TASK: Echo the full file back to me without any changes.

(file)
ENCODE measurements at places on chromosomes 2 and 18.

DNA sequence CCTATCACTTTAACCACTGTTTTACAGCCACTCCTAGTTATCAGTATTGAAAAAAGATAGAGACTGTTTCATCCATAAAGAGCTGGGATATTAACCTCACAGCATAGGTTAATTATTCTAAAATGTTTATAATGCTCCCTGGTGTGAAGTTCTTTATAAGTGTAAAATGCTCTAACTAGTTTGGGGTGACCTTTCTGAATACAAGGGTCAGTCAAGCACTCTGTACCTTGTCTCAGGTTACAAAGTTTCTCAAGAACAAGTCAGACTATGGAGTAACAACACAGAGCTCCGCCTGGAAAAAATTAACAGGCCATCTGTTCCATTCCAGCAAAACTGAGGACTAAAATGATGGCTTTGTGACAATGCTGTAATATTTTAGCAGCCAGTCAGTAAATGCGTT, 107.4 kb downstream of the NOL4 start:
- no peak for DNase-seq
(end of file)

ENCODE measurements at places on chromosomes 2 and 18.

DNA sequence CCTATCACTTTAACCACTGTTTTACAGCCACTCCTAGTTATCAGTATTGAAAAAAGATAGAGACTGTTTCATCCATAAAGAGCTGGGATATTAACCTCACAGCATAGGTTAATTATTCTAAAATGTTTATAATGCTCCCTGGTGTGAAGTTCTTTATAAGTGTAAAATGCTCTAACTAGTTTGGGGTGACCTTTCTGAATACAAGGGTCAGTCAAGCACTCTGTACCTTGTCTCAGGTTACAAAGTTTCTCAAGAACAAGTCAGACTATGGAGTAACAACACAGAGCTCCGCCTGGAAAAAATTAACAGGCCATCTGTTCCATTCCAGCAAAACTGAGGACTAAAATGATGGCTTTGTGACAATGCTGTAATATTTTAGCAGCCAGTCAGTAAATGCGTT, 107.4 kb downstream of the NOL4 start:
- no peak for DNase-seq